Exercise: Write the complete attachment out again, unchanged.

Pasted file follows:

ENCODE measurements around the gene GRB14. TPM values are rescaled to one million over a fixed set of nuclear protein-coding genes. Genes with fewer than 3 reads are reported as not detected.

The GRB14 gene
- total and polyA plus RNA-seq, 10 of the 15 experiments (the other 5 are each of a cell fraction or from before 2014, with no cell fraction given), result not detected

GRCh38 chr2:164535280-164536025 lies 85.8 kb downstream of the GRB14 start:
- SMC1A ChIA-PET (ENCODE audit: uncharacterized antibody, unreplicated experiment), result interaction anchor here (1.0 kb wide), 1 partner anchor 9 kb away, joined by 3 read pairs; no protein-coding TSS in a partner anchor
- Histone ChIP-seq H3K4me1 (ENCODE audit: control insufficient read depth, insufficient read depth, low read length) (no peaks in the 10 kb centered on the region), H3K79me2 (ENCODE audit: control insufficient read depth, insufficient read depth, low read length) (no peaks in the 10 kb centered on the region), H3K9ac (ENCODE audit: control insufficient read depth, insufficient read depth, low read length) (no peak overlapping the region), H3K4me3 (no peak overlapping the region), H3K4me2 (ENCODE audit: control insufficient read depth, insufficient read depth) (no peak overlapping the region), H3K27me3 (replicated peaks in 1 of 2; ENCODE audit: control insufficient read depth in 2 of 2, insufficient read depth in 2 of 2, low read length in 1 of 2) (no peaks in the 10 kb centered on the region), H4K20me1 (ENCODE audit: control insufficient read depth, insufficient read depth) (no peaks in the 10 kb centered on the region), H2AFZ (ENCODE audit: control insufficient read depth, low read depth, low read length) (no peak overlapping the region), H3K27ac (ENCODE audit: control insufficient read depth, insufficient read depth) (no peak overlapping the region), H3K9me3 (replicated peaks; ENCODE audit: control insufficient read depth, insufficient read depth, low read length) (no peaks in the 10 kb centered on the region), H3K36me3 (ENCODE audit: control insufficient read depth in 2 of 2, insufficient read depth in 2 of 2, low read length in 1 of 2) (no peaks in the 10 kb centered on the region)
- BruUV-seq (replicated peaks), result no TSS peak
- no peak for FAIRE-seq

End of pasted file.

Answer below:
ENCODE measurements around the gene GRB14. TPM values are rescaled to one million over a fixed set of nuclear protein-coding genes. Genes with fewer than 3 reads are reported as not detected.

The GRB14 gene
- total and polyA plus RNA-seq, 10 of the 15 experiments (the other 5 are each of a cell fraction or from before 2014, with no cell fraction given), result not detected

GRCh38 chr2:164535280-164536025 lies 85.8 kb downstream of the GRB14 start:
- SMC1A ChIA-PET (ENCODE audit: uncharacterized antibody, unreplicated experiment), result interaction anchor here (1.0 kb wide), 1 partner anchor 9 kb away, joined by 3 read pairs; no protein-coding TSS in a partner anchor
- Histone ChIP-seq H3K4me1 (ENCODE audit: control insufficient read depth, insufficient read depth, low read length) (no peaks in the 10 kb centered on the region), H3K79me2 (ENCODE audit: control insufficient read depth, insufficient read depth, low read length) (no peaks in the 10 kb centered on the region), H3K9ac (ENCODE audit: control insufficient read depth, insufficient read depth, low read length) (no peak overlapping the region), H3K4me3 (no peak overlapping the region), H3K4me2 (ENCODE audit: control insufficient read depth, insufficient read depth) (no peak overlapping the region), H3K27me3 (replicated peaks in 1 of 2; ENCODE audit: control insufficient read depth in 2 of 2, insufficient read depth in 2 of 2, low read length in 1 of 2) (no peaks in the 10 kb centered on the region), H4K20me1 (ENCODE audit: control insufficient read depth, insufficient read depth) (no peaks in the 10 kb centered on the region), H2AFZ (ENCODE audit: control insufficient read depth, low read depth, low read length) (no peak overlapping the region), H3K27ac (ENCODE audit: control insufficient read depth, insufficient read depth) (no peak overlapping the region), H3K9me3 (replicated peaks; ENCODE audit: control insufficient read depth, insufficient read depth, low read length) (no peaks in the 10 kb centered on the region), H3K36me3 (ENCODE audit: control insufficient read depth in 2 of 2, insufficient read depth in 2 of 2, low read length in 1 of 2) (no peaks in the 10 kb centered on the region)
- BruUV-seq (replicated peaks), result no TSS peak
- no peak for FAIRE-seq